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Mets: Three sneaky free agent moves that can improve the Mets in 2021

DETROIT, MI - AUGUST 12: James McCann #33 of the Chicago White Sox throws a baseball during the game against the Detroit Tigers at at Comerica Park on August 12, 2020 in Detroit, Michigan. The White Sox defeated the Tigers 7-5. (Photo by Mark Cunningham/MLB Photos via Getty Images)
DETROIT, MI - AUGUST 12: James McCann #33 of the Chicago White Sox throws a baseball during the game against the Detroit Tigers at at Comerica Park on August 12, 2020 in Detroit, Michigan. The White Sox defeated the Tigers 7-5. (Photo by Mark Cunningham/MLB Photos via Getty Images)
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MINNEAPOLIS, MN – AUGUST 15: Jake Odorizzi #12 of the Minnesota Twins pitches against the Kansas City Royals on August 15, 2020 in game one of a doubleheader at Target Field in Minneapolis, Minnesota. (Photo by Brace Hemmelgarn/Minnesota Twins/Getty Images)

Starting Pitcher Jake Odorizzi

The Mets are going to need multiple arms to fill out their starting rotation next season. At this point, it would only be safe to pencil in Jacob deGrom and David Peterson in rotation slots, with Noah Syndergaard returning when he is healthy after undergoing Tommy John Surgery earlier this spring. One potential arm that the Mets could show interest in this winter is current Minnesota Twins starting pitcher Jake Odorizzi.

The 30-year old Odorizzi hasn’t had the best of luck this season as he has battled a wide variety of injuries and his time on the Injured List has certainly affected his performance on the mound as he’s only pitched 13.1 innings this season and not proven as effective in year’s past. However, Odorizzi’s track record is a reason the Mets should be interested this offseason, as his 13 innings pitched this season is not entirely representative of the pitcher the Mets would be getting.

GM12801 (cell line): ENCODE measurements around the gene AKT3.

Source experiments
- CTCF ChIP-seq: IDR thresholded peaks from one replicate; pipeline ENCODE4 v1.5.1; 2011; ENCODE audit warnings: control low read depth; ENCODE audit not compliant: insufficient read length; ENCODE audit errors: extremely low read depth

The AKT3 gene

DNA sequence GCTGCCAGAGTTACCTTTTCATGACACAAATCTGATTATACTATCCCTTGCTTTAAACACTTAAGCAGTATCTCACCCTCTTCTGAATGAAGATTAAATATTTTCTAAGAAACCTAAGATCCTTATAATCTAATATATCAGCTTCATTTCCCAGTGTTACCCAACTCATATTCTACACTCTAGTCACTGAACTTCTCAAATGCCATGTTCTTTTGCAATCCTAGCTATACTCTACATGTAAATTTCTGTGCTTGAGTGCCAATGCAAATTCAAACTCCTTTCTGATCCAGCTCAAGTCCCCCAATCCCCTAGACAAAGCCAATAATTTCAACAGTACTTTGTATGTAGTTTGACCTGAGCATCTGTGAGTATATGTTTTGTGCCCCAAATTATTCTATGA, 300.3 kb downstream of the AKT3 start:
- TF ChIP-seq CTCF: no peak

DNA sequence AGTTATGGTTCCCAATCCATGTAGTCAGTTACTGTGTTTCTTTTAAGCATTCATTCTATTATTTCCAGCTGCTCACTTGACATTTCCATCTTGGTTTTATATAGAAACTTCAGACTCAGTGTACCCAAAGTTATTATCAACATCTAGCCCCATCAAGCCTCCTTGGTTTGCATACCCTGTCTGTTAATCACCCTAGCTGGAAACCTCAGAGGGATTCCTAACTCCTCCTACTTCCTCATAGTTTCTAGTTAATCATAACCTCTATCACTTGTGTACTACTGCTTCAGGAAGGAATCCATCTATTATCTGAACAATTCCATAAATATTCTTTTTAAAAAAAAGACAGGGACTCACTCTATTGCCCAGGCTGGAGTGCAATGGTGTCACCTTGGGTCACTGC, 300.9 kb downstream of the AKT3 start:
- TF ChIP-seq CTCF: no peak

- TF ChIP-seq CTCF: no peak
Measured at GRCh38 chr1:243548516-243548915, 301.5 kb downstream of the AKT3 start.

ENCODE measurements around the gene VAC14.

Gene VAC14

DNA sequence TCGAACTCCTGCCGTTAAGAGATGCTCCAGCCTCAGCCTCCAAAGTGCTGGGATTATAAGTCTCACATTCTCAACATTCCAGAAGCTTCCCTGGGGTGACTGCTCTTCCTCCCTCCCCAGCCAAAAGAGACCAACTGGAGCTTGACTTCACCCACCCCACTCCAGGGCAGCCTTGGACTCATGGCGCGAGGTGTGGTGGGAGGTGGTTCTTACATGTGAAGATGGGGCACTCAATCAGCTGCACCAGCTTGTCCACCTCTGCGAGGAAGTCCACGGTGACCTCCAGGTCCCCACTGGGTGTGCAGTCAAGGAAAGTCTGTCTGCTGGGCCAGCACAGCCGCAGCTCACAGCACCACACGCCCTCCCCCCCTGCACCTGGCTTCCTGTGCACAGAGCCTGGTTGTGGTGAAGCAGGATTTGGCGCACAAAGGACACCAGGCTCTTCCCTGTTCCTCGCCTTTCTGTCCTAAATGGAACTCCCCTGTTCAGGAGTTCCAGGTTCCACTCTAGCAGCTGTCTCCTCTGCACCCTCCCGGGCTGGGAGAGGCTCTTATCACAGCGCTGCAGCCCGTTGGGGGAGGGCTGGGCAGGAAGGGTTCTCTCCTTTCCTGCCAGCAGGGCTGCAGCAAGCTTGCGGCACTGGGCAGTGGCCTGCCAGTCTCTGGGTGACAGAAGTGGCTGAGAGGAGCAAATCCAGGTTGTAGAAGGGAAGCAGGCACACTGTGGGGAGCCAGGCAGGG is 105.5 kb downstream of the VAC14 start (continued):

The former All-Star has a career 3.92 ERA at the Major League level in 192 career starts and has averaged 30 starts a season since his first full season in the majors in 2014. Let’s not also forget to mention Odorizzi’s really good career WHIP of 1.24. It’s also interesting to note that since Odorizzi’s debut in 2012, his average fastball velocity has increased every season, and this season his average fastball topped out at 93 MPH.

While Odorizzi has battled a wide variety of ailments this season, he has proven in the past he is somebody that can take the ball every fifth day and provide you with quality results. He doesn’t walk very many batters and doesn’t allow many home runs either. Odorizzi could slot nicely as a third or fourth starter in the Mets rotation next season and is a prime bounce-back candidate after an injury-shortened 2020 regular season.

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